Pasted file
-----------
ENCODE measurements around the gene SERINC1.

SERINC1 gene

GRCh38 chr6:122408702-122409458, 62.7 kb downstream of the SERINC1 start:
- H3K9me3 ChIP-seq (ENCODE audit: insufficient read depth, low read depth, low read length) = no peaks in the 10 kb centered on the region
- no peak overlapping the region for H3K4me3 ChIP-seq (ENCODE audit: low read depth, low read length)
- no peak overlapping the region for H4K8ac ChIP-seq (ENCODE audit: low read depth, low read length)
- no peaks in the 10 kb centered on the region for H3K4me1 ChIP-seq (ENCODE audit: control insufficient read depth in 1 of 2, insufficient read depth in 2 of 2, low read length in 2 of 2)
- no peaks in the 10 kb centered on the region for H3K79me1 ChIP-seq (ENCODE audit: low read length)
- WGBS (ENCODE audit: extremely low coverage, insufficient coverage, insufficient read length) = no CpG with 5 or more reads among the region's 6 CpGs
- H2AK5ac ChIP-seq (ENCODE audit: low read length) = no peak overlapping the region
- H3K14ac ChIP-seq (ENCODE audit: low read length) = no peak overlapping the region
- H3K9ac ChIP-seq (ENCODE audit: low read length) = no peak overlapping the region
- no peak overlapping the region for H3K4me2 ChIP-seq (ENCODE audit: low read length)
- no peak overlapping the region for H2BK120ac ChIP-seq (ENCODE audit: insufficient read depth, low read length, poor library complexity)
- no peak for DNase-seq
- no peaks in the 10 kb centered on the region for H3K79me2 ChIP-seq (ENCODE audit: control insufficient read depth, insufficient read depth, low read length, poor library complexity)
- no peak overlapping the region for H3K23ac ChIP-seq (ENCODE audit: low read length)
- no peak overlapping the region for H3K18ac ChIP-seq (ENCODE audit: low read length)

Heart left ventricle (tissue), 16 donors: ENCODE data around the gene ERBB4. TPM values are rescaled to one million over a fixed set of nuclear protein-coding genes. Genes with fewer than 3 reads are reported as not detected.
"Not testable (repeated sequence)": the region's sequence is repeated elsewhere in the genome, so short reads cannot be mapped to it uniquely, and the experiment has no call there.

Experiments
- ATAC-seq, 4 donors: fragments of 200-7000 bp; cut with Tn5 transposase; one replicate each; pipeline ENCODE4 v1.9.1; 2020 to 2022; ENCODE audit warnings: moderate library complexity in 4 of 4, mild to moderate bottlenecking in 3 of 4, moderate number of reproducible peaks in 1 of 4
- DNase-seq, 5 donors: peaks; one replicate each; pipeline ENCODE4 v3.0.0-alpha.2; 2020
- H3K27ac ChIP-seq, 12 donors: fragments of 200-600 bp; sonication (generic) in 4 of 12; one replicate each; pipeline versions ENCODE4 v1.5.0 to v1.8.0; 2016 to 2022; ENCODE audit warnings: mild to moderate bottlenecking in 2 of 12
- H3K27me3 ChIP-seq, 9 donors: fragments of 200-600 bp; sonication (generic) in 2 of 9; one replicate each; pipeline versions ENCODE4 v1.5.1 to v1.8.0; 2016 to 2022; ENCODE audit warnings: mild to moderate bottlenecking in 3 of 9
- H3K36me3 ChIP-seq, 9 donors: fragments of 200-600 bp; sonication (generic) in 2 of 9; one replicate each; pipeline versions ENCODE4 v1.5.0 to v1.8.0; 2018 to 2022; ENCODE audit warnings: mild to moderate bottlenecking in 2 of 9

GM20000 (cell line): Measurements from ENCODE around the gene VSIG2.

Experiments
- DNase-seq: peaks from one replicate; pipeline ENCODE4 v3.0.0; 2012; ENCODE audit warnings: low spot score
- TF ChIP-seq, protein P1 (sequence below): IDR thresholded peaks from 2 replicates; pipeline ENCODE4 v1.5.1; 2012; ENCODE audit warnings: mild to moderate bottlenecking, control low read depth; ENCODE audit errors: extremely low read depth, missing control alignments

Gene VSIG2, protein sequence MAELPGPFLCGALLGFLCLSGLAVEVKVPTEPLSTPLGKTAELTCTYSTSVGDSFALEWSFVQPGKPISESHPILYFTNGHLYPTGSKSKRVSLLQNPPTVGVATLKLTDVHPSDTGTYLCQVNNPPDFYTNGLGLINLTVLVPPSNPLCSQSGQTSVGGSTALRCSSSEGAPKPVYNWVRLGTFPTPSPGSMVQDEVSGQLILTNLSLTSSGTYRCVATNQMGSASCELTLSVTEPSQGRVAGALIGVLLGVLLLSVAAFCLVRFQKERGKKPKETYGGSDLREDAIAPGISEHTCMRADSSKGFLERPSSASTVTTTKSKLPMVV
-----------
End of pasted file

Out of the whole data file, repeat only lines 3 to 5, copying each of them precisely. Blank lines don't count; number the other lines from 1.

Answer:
GRCh38 chr6:122408702-122409458, 62.7 kb downstream of the SERINC1 start:
- H3K9me3 ChIP-seq (ENCODE audit: insufficient read depth, low read depth, low read length) = no peaks in the 10 kb centered on the region
- no peak overlapping the region for H3K4me3 ChIP-seq (ENCODE audit: low read depth, low read length)